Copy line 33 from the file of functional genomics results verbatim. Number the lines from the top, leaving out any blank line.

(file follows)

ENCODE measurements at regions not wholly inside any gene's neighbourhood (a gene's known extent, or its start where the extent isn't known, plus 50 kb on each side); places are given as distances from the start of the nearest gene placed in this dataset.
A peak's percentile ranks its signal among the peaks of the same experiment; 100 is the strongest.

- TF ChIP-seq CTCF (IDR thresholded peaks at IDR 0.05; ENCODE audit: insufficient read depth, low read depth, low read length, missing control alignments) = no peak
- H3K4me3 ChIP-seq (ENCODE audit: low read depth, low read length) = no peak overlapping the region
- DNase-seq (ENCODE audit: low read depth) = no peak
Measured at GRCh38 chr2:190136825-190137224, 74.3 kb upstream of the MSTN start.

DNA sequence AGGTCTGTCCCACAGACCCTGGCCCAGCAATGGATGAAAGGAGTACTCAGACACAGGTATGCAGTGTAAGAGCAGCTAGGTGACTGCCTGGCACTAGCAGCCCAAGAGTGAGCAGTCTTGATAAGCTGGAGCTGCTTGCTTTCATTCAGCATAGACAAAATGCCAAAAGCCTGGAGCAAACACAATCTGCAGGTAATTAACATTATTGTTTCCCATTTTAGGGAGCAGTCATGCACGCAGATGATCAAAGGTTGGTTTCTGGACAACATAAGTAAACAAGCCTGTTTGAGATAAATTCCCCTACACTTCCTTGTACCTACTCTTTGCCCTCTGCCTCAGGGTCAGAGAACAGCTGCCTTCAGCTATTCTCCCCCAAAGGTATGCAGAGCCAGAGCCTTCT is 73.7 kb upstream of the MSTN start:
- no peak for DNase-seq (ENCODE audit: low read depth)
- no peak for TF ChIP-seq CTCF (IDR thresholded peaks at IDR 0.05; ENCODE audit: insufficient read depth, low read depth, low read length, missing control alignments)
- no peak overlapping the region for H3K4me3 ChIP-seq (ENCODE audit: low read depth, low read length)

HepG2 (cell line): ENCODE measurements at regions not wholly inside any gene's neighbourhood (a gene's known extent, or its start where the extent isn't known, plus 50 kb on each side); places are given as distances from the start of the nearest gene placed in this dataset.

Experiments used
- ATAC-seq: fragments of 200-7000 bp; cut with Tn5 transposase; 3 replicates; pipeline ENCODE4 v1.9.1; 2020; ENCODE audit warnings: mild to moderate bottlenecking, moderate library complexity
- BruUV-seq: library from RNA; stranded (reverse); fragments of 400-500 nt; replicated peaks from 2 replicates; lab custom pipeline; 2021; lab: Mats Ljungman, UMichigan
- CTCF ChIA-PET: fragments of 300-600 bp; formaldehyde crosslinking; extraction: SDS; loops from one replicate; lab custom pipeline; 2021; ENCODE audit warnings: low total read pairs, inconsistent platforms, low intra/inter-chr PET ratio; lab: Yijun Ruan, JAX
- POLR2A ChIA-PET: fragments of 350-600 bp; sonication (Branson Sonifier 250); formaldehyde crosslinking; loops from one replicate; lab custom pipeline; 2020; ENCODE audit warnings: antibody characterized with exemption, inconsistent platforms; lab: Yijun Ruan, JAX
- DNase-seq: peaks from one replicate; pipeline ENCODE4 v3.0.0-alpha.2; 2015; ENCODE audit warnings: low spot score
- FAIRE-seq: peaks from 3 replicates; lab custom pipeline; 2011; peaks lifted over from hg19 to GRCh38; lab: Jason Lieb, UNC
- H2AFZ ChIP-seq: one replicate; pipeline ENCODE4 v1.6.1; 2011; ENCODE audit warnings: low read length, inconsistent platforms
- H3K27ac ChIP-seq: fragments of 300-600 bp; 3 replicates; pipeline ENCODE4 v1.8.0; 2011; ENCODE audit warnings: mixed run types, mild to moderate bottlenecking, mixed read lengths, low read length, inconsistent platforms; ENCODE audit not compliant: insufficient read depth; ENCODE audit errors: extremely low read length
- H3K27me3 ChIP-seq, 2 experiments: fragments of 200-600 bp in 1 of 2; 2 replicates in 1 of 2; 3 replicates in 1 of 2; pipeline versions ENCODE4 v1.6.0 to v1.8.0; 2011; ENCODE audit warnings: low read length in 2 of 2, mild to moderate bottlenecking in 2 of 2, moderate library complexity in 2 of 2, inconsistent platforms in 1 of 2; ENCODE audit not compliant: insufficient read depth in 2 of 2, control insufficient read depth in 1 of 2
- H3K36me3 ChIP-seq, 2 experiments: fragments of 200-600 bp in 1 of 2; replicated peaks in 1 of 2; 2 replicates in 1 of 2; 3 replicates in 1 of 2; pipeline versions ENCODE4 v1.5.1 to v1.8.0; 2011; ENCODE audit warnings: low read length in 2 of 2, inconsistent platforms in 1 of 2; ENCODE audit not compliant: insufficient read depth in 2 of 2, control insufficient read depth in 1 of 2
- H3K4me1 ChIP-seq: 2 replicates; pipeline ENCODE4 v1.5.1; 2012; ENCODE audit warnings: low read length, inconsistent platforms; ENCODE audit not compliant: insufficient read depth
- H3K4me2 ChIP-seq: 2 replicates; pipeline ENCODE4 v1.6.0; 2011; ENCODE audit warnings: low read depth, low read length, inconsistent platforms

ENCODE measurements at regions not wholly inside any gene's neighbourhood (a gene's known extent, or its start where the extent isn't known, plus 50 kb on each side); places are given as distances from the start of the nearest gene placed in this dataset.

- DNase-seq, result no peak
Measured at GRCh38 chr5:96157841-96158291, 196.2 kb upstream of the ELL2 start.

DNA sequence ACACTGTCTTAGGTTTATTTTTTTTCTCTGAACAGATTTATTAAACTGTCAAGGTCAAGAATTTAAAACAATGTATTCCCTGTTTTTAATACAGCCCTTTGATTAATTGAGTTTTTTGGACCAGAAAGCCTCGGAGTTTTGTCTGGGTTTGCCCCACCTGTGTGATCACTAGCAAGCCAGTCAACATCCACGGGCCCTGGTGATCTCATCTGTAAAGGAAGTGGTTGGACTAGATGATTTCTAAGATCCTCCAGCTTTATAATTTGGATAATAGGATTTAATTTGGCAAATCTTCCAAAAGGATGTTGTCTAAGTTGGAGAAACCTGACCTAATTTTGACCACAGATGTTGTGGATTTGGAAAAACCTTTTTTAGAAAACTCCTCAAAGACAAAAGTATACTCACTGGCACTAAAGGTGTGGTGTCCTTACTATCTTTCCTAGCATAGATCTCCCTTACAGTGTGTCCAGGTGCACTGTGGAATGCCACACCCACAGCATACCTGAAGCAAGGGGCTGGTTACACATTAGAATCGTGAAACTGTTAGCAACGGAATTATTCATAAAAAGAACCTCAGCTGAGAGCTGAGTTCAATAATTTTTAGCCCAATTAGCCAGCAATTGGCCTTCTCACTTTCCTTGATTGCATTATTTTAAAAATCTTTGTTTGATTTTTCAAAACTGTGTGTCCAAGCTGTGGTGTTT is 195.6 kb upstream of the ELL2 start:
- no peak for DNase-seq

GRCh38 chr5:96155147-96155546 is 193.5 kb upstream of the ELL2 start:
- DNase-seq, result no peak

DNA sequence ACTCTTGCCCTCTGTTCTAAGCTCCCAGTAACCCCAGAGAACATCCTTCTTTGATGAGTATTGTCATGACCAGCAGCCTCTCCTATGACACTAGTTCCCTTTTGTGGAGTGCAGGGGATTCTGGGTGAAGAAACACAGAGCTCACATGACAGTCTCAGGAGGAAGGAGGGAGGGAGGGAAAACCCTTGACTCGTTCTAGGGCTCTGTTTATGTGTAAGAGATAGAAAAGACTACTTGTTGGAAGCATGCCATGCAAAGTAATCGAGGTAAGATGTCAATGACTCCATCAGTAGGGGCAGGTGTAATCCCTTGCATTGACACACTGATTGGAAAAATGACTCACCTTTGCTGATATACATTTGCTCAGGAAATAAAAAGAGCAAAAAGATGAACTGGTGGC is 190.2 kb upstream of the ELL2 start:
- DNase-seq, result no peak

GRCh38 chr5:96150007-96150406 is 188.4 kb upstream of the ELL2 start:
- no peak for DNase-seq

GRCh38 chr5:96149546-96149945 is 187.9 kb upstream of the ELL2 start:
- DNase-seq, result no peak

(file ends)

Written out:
- DNase-seq, result no peak